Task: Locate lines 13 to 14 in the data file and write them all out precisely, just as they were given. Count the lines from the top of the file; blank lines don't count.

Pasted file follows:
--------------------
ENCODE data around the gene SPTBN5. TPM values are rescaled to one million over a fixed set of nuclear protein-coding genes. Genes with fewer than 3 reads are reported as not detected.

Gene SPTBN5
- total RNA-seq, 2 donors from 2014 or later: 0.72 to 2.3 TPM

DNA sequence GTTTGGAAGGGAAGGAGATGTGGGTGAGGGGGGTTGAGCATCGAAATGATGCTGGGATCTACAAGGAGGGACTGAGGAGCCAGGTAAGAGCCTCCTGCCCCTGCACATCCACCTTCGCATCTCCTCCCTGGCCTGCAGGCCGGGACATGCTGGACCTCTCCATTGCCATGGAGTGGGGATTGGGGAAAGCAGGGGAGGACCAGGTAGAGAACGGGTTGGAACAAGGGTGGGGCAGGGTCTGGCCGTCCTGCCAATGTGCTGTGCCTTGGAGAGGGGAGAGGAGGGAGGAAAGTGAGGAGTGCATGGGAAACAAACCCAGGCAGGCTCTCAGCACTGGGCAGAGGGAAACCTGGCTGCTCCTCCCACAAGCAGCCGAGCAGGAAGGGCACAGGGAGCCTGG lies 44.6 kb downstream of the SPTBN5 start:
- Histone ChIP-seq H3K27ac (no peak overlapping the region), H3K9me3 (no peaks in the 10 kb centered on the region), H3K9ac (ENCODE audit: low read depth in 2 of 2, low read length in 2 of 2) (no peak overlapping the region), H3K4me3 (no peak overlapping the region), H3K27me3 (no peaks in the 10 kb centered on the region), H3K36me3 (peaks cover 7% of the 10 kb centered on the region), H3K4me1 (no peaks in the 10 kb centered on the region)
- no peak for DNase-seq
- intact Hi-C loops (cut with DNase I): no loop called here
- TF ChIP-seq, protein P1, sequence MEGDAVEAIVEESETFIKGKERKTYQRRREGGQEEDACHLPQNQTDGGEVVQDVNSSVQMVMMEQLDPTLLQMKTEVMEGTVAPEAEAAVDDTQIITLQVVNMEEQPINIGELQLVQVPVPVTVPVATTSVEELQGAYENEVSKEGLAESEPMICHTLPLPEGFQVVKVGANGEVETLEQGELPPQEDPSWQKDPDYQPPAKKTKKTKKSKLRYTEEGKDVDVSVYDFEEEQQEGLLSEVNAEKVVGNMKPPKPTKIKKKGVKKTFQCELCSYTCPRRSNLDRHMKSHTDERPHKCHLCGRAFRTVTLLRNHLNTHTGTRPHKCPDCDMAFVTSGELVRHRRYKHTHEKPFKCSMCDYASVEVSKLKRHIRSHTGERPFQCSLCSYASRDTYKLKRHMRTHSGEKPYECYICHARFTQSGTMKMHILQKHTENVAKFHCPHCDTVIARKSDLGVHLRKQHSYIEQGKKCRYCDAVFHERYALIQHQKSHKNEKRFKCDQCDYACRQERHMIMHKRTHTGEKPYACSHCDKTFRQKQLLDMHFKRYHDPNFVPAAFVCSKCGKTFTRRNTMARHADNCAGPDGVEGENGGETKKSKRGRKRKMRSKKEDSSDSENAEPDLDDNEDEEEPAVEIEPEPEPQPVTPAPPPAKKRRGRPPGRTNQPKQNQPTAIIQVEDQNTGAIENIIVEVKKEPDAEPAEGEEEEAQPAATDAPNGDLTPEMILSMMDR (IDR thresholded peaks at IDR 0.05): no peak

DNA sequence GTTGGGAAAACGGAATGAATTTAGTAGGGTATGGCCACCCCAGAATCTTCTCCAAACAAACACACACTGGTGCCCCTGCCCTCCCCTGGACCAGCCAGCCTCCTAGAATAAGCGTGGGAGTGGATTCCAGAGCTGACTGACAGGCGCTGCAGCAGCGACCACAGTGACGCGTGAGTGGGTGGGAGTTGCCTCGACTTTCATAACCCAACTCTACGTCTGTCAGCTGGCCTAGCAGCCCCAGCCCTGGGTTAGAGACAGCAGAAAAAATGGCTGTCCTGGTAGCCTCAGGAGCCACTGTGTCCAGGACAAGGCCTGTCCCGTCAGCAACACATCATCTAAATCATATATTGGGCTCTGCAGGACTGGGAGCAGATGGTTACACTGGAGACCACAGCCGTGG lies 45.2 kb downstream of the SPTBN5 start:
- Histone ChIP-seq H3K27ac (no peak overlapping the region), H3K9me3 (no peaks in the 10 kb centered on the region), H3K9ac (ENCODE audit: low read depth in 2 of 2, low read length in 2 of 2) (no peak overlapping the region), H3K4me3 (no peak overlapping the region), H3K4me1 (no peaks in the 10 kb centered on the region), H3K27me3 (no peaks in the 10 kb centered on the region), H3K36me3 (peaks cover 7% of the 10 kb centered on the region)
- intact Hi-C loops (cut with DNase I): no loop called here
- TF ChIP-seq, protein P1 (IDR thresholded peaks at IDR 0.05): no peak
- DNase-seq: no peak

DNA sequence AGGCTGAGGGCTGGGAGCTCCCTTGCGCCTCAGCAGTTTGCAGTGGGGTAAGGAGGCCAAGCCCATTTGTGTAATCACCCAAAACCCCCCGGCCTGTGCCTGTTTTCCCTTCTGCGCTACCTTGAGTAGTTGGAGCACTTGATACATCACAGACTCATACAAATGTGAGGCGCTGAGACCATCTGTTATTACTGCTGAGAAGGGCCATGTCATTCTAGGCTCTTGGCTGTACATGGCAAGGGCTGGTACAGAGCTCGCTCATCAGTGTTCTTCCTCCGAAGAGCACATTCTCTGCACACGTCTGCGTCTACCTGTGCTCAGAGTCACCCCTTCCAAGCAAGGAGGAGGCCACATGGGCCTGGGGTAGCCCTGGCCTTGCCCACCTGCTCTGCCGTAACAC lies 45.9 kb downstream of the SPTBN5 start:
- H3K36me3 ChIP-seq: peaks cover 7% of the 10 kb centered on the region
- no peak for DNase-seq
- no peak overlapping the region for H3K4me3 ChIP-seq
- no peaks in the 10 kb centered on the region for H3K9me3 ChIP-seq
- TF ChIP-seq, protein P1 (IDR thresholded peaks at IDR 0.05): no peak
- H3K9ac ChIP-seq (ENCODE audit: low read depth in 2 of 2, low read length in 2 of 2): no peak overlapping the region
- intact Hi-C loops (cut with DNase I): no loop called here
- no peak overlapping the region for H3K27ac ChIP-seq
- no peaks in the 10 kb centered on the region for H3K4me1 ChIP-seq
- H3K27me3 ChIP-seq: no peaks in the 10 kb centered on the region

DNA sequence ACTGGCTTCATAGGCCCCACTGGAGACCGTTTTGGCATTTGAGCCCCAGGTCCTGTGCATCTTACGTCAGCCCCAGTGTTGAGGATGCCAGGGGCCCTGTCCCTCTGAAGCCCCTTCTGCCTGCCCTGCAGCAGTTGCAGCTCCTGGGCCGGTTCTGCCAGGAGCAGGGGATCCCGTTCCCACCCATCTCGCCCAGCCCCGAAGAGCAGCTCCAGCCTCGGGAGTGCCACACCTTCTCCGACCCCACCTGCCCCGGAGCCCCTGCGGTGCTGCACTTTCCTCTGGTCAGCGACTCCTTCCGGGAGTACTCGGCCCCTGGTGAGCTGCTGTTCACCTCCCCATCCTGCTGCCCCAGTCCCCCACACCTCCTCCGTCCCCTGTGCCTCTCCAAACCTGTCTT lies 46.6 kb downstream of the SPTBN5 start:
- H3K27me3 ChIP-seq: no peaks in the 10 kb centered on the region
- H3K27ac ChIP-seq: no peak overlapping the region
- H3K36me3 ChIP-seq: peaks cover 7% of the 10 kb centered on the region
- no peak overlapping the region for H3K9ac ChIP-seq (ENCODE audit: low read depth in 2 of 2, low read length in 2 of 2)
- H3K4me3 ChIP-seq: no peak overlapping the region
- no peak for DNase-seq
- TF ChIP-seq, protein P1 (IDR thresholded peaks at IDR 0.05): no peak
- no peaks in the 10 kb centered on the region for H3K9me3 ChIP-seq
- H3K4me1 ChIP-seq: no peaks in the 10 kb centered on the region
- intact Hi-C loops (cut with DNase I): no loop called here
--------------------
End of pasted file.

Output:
- DNase-seq: no peak

DNA sequence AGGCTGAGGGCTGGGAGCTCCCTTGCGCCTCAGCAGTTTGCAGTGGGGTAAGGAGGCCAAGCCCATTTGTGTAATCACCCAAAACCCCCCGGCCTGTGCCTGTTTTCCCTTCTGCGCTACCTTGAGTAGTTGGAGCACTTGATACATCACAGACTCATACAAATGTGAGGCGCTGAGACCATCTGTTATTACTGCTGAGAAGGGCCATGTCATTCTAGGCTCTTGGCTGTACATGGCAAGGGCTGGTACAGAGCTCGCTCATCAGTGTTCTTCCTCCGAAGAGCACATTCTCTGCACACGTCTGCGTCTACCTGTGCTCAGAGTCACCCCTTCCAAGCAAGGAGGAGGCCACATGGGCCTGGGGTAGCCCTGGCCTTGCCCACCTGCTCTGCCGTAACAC lies 45.9 kb downstream of the SPTBN5 start: